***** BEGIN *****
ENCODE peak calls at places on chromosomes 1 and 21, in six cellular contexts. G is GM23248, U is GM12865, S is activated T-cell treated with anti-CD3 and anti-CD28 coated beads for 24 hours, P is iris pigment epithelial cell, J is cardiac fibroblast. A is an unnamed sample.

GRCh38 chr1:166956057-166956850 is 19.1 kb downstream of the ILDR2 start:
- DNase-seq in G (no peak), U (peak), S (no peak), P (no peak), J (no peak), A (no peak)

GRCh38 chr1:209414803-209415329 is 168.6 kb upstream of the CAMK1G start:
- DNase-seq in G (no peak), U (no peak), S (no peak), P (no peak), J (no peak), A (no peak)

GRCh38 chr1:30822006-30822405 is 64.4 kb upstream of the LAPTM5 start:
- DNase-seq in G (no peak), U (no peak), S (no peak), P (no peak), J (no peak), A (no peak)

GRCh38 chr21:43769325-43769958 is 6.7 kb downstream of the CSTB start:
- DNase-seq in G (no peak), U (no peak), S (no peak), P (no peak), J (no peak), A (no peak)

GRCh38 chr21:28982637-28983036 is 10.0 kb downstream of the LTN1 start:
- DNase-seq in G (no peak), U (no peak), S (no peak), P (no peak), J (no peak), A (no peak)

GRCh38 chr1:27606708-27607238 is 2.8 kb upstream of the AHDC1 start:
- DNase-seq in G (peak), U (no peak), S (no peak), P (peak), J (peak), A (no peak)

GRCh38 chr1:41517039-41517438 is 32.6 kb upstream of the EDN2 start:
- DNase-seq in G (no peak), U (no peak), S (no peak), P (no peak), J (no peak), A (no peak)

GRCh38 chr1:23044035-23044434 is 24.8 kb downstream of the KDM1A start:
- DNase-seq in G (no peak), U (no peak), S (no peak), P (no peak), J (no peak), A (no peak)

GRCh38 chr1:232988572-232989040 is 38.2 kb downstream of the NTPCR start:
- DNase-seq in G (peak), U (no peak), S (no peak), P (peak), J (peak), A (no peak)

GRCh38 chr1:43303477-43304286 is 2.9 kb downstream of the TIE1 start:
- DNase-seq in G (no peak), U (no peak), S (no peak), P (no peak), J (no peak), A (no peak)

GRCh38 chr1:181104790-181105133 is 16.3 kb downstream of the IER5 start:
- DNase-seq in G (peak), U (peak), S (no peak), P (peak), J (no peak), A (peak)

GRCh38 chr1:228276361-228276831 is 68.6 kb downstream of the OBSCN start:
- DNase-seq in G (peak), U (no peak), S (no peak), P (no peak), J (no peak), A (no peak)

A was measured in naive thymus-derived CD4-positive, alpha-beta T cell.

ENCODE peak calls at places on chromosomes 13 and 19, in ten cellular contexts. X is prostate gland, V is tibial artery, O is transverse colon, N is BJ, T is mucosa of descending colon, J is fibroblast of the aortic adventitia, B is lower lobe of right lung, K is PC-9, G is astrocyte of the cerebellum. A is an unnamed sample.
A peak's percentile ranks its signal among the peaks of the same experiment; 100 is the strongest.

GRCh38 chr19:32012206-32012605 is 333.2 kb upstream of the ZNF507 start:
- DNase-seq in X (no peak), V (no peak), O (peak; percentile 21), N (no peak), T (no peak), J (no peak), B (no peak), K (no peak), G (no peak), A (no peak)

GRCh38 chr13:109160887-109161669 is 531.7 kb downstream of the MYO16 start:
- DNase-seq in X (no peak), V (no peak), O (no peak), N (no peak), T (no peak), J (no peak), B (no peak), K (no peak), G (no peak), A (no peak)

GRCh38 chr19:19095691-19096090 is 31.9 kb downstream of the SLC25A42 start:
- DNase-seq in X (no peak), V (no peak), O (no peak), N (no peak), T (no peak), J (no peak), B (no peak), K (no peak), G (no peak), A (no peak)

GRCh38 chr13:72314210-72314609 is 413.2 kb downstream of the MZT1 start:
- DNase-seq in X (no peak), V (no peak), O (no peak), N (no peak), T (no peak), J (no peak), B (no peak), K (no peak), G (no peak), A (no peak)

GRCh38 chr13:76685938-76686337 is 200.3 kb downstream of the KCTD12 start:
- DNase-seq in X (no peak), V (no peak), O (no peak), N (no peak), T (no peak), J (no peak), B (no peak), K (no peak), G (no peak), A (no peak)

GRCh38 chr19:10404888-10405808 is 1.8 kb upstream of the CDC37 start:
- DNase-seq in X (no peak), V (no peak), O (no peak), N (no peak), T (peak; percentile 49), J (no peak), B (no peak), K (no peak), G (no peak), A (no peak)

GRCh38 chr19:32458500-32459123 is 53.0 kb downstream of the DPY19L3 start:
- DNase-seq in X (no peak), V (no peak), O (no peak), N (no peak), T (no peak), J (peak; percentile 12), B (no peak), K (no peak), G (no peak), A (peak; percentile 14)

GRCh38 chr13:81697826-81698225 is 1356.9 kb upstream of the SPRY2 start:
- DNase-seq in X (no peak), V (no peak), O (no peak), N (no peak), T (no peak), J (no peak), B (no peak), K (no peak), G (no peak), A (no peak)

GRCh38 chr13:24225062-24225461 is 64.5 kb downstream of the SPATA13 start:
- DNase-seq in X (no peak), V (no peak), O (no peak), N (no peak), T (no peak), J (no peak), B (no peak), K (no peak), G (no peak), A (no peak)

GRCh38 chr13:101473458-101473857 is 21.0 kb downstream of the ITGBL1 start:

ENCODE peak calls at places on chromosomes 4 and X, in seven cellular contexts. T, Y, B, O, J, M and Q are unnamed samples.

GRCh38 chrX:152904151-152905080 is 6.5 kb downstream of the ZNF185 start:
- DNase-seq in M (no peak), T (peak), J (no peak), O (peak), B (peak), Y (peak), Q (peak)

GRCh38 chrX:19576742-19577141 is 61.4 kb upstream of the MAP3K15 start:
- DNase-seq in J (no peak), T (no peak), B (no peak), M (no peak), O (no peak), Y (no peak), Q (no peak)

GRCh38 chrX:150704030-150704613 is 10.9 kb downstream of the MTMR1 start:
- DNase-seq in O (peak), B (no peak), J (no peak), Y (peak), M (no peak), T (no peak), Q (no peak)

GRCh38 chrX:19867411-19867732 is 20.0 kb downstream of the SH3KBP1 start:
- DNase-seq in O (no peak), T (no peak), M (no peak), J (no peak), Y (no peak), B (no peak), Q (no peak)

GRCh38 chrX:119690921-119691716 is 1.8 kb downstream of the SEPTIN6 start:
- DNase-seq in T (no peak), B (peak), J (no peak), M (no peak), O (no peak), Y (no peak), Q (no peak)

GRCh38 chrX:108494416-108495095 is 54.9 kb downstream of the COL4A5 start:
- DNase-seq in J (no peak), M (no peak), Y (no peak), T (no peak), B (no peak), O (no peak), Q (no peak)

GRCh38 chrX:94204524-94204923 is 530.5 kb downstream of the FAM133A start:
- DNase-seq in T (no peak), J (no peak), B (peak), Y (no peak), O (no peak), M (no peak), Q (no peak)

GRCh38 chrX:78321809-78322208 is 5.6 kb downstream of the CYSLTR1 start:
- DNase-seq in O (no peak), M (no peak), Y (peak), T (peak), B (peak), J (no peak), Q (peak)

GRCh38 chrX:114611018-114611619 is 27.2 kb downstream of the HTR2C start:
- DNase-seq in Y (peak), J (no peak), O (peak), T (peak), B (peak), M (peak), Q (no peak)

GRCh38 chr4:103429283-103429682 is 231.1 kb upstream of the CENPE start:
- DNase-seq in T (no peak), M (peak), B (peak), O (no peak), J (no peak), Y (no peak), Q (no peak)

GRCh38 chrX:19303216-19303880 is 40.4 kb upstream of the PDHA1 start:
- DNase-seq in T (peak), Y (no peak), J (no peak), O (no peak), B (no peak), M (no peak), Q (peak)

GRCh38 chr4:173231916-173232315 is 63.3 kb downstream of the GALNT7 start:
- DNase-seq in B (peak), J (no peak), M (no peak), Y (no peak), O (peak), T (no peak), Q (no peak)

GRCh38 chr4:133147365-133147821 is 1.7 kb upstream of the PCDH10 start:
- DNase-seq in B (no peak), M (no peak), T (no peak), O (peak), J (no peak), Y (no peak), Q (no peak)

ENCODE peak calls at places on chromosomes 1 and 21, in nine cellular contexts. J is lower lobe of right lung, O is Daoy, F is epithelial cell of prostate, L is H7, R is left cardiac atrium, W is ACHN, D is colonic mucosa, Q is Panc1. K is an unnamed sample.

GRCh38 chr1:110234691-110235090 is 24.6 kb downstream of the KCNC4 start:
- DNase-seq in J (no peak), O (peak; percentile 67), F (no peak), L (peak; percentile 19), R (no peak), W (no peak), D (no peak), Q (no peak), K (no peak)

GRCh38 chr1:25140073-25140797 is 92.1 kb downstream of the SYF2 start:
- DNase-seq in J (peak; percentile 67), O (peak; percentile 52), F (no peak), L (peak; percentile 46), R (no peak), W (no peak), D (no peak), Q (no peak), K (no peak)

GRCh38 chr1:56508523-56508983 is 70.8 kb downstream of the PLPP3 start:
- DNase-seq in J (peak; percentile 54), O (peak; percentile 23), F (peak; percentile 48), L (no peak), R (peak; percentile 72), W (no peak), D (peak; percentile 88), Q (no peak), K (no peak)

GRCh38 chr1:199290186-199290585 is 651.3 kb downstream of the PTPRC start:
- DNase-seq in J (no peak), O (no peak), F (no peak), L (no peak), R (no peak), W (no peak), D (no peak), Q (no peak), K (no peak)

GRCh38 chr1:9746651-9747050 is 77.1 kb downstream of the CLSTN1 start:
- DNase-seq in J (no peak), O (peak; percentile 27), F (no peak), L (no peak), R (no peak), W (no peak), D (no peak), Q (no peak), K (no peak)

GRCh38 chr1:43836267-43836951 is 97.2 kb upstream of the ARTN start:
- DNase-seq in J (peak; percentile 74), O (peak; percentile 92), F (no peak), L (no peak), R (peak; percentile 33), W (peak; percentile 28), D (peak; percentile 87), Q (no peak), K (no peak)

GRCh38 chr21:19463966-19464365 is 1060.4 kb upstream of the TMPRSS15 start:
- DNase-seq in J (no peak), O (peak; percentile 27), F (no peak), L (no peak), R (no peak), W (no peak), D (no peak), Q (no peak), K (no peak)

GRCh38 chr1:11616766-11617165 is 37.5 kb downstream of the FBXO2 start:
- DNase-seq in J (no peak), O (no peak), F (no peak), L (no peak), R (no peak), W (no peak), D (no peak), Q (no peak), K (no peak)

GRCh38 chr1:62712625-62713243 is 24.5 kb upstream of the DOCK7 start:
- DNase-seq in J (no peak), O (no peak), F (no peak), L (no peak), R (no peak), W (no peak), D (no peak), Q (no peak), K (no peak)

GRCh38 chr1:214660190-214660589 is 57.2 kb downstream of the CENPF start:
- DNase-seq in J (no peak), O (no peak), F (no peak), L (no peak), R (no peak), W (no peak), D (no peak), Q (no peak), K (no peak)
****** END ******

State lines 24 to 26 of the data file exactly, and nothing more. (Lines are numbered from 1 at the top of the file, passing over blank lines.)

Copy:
GRCh38 chr1:228276361-228276831 is 68.6 kb downstream of the OBSCN start:
- DNase-seq in G (peak), U (no peak), S (no peak), P (no peak), J (no peak), A (no peak)

A was measured in naive thymus-derived CD4-positive, alpha-beta T cell.